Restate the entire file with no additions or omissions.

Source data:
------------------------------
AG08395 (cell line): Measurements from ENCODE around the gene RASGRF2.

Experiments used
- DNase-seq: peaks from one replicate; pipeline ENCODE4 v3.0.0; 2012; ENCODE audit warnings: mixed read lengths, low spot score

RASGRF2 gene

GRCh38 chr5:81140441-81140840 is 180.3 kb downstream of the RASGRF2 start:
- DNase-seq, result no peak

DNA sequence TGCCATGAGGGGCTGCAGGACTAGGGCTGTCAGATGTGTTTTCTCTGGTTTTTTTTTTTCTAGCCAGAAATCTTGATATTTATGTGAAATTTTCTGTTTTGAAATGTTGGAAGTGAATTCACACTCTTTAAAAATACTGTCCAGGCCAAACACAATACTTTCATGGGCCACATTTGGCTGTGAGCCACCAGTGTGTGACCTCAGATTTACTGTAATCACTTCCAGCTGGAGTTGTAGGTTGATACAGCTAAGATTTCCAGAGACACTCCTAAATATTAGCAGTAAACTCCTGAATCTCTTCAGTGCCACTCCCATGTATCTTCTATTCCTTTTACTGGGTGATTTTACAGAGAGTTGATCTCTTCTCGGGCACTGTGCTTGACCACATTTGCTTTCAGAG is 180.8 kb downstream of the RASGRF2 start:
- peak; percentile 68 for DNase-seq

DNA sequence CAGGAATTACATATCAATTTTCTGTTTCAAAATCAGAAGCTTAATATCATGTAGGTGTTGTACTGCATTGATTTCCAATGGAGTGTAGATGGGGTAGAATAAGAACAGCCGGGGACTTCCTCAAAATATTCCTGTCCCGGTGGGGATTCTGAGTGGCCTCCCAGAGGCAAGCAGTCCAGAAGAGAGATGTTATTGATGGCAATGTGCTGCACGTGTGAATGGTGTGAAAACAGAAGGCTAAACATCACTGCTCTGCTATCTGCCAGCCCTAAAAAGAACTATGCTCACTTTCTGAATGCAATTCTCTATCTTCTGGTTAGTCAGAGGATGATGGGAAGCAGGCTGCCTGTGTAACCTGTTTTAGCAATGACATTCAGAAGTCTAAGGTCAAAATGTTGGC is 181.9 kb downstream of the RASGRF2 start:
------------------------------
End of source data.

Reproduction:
AG08395 (cell line): Measurements from ENCODE around the gene RASGRF2.

Experiments used
- DNase-seq: peaks from one replicate; pipeline ENCODE4 v3.0.0; 2012; ENCODE audit warnings: mixed read lengths, low spot score

RASGRF2 gene

GRCh38 chr5:81140441-81140840 is 180.3 kb downstream of the RASGRF2 start:
- DNase-seq, result no peak

DNA sequence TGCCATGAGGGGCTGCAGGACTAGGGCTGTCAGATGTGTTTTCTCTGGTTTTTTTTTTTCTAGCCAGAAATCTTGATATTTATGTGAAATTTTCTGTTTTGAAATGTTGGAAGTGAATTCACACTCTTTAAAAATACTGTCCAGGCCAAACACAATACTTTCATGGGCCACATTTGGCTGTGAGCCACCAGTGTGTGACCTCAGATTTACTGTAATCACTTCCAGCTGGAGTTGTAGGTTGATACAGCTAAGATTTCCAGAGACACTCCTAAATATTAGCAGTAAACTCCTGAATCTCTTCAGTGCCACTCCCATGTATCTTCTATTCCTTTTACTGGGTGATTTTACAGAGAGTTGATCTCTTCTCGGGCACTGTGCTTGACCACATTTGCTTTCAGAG is 180.8 kb downstream of the RASGRF2 start:
- peak; percentile 68 for DNase-seq

DNA sequence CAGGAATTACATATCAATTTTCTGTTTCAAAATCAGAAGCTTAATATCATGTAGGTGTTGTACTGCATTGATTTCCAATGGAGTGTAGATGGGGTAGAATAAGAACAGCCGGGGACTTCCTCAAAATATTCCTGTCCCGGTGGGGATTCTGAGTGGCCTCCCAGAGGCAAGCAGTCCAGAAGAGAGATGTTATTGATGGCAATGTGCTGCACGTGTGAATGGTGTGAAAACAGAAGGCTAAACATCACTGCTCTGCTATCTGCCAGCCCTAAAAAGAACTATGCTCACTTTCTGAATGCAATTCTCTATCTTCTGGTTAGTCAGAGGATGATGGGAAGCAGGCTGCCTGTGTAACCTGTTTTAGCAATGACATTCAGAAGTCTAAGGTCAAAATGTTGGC is 181.9 kb downstream of the RASGRF2 start: